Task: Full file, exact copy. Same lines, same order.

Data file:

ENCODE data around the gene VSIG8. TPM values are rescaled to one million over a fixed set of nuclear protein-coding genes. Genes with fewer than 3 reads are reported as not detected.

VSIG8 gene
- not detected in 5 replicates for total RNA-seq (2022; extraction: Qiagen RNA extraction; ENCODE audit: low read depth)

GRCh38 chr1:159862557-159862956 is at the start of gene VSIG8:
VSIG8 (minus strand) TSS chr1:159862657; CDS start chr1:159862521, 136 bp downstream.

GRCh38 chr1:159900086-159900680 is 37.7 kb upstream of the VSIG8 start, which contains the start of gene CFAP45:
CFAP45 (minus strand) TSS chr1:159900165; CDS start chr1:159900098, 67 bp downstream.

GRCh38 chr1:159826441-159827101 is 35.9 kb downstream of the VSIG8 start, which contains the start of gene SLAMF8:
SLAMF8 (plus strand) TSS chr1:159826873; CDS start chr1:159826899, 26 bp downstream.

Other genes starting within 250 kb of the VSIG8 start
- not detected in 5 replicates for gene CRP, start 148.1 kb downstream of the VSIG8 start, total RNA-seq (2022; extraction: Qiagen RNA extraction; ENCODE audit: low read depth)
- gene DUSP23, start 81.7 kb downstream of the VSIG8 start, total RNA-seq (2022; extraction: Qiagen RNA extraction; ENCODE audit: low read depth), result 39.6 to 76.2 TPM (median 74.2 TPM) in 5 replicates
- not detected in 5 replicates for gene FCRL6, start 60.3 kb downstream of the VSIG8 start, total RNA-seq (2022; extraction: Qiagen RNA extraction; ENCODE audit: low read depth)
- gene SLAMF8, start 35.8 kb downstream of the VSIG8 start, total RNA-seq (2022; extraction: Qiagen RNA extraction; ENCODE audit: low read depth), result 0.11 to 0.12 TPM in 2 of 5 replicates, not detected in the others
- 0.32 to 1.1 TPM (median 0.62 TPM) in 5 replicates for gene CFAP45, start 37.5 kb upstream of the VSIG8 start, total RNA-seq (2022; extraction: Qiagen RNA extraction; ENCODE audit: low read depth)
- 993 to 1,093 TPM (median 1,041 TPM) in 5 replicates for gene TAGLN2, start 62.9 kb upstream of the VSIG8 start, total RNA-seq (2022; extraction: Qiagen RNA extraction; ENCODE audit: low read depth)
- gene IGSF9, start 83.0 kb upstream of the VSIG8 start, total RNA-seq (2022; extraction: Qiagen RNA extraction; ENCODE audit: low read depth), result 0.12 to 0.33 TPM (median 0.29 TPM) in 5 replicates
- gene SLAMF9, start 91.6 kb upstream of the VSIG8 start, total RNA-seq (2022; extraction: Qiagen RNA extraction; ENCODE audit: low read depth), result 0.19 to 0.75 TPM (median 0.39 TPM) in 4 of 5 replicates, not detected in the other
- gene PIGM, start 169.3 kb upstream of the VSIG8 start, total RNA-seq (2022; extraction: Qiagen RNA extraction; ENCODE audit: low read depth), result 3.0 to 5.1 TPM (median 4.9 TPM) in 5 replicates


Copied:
ENCODE data around the gene VSIG8. TPM values are rescaled to one million over a fixed set of nuclear protein-coding genes. Genes with fewer than 3 reads are reported as not detected.

VSIG8 gene
- not detected in 5 replicates for total RNA-seq (2022; extraction: Qiagen RNA extraction; ENCODE audit: low read depth)

GRCh38 chr1:159862557-159862956 is at the start of gene VSIG8:
VSIG8 (minus strand) TSS chr1:159862657; CDS start chr1:159862521, 136 bp downstream.

GRCh38 chr1:159900086-159900680 is 37.7 kb upstream of the VSIG8 start, which contains the start of gene CFAP45:
CFAP45 (minus strand) TSS chr1:159900165; CDS start chr1:159900098, 67 bp downstream.

GRCh38 chr1:159826441-159827101 is 35.9 kb downstream of the VSIG8 start, which contains the start of gene SLAMF8:
SLAMF8 (plus strand) TSS chr1:159826873; CDS start chr1:159826899, 26 bp downstream.

Other genes starting within 250 kb of the VSIG8 start
- not detected in 5 replicates for gene CRP, start 148.1 kb downstream of the VSIG8 start, total RNA-seq (2022; extraction: Qiagen RNA extraction; ENCODE audit: low read depth)
- gene DUSP23, start 81.7 kb downstream of the VSIG8 start, total RNA-seq (2022; extraction: Qiagen RNA extraction; ENCODE audit: low read depth), result 39.6 to 76.2 TPM (median 74.2 TPM) in 5 replicates
- not detected in 5 replicates for gene FCRL6, start 60.3 kb downstream of the VSIG8 start, total RNA-seq (2022; extraction: Qiagen RNA extraction; ENCODE audit: low read depth)
- gene SLAMF8, start 35.8 kb downstream of the VSIG8 start, total RNA-seq (2022; extraction: Qiagen RNA extraction; ENCODE audit: low read depth), result 0.11 to 0.12 TPM in 2 of 5 replicates, not detected in the others
- 0.32 to 1.1 TPM (median 0.62 TPM) in 5 replicates for gene CFAP45, start 37.5 kb upstream of the VSIG8 start, total RNA-seq (2022; extraction: Qiagen RNA extraction; ENCODE audit: low read depth)
- 993 to 1,093 TPM (median 1,041 TPM) in 5 replicates for gene TAGLN2, start 62.9 kb upstream of the VSIG8 start, total RNA-seq (2022; extraction: Qiagen RNA extraction; ENCODE audit: low read depth)
- gene IGSF9, start 83.0 kb upstream of the VSIG8 start, total RNA-seq (2022; extraction: Qiagen RNA extraction; ENCODE audit: low read depth), result 0.12 to 0.33 TPM (median 0.29 TPM) in 5 replicates
- gene SLAMF9, start 91.6 kb upstream of the VSIG8 start, total RNA-seq (2022; extraction: Qiagen RNA extraction; ENCODE audit: low read depth), result 0.19 to 0.75 TPM (median 0.39 TPM) in 4 of 5 replicates, not detected in the other
- gene PIGM, start 169.3 kb upstream of the VSIG8 start, total RNA-seq (2022; extraction: Qiagen RNA extraction; ENCODE audit: low read depth), result 3.0 to 5.1 TPM (median 4.9 TPM) in 5 replicates